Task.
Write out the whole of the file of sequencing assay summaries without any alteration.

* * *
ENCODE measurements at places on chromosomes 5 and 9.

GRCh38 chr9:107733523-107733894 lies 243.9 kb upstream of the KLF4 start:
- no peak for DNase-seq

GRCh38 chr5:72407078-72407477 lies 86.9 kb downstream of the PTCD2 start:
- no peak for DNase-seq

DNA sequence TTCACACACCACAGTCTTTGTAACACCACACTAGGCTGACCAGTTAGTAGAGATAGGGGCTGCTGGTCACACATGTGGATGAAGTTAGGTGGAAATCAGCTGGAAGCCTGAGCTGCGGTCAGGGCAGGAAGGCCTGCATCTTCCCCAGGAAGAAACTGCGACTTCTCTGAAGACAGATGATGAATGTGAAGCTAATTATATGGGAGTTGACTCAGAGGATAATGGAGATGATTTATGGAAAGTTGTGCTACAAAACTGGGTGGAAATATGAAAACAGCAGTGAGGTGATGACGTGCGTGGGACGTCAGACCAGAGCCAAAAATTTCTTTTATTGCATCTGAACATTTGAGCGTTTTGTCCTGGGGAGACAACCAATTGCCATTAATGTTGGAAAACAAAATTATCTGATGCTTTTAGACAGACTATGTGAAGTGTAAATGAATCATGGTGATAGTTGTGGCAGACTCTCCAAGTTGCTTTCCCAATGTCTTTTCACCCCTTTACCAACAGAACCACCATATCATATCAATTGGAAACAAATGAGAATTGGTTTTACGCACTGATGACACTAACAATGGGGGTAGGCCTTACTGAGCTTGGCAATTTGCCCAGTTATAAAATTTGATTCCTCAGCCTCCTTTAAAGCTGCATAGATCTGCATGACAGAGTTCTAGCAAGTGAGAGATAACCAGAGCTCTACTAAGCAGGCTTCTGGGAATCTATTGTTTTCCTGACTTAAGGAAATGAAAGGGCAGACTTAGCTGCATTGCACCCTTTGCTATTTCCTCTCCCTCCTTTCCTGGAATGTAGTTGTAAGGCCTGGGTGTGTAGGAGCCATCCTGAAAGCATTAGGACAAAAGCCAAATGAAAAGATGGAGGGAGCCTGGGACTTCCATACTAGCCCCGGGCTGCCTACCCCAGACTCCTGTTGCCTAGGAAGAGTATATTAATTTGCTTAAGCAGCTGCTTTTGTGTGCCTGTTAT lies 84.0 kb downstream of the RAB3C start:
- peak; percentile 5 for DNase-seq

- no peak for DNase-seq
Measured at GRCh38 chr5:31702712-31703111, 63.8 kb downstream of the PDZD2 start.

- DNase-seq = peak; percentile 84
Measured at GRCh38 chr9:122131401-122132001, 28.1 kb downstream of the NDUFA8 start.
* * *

ENCODE measurements at places on chromosomes 5 and 9.

GRCh38 chr9:107733523-107733894 lies 243.9 kb upstream of the KLF4 start:
- no peak for DNase-seq

GRCh38 chr5:72407078-72407477 lies 86.9 kb downstream of the PTCD2 start:
- no peak for DNase-seq

DNA sequence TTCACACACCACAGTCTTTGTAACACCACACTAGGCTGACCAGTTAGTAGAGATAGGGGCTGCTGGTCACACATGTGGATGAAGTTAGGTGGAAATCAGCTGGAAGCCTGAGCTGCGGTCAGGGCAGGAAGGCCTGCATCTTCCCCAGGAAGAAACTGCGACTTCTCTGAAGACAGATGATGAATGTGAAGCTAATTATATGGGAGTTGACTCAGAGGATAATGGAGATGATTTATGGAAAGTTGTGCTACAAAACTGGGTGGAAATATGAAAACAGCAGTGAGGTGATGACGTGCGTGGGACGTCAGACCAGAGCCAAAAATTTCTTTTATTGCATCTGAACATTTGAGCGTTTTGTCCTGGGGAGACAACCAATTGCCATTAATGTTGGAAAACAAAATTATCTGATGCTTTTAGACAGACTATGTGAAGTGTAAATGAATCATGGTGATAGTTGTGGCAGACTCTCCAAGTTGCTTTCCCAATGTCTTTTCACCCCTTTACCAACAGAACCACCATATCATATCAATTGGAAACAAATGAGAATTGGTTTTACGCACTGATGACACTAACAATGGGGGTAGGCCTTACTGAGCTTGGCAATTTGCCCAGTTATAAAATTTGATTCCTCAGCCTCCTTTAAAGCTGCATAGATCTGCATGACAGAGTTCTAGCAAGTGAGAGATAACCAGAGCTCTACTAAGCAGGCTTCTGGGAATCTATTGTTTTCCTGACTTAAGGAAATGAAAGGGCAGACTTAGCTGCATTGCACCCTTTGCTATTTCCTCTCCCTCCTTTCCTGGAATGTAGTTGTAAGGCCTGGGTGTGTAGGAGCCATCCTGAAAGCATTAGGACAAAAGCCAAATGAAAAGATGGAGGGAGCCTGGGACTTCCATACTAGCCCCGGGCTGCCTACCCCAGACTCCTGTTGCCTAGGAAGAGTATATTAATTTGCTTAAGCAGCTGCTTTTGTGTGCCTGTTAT lies 84.0 kb downstream of the RAB3C start:
- peak; percentile 5 for DNase-seq

- no peak for DNase-seq
Measured at GRCh38 chr5:31702712-31703111, 63.8 kb downstream of the PDZD2 start.

- DNase-seq = peak; percentile 84
Measured at GRCh38 chr9:122131401-122132001, 28.1 kb downstream of the NDUFA8 start.